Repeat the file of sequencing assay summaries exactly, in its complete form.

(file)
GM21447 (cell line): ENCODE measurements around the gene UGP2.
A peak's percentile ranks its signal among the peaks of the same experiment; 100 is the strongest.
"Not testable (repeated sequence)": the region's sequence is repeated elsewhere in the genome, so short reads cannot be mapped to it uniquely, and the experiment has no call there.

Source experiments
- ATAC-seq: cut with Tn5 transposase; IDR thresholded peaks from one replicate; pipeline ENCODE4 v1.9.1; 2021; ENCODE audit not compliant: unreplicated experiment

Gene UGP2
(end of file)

GM21447 (cell line): ENCODE measurements around the gene UGP2.
A peak's percentile ranks its signal among the peaks of the same experiment; 100 is the strongest.
"Not testable (repeated sequence)": the region's sequence is repeated elsewhere in the genome, so short reads cannot be mapped to it uniquely, and the experiment has no call there.

Source experiments
- ATAC-seq: cut with Tn5 transposase; IDR thresholded peaks from one replicate; pipeline ENCODE4 v1.9.1; 2021; ENCODE audit not compliant: unreplicated experiment

Gene UGP2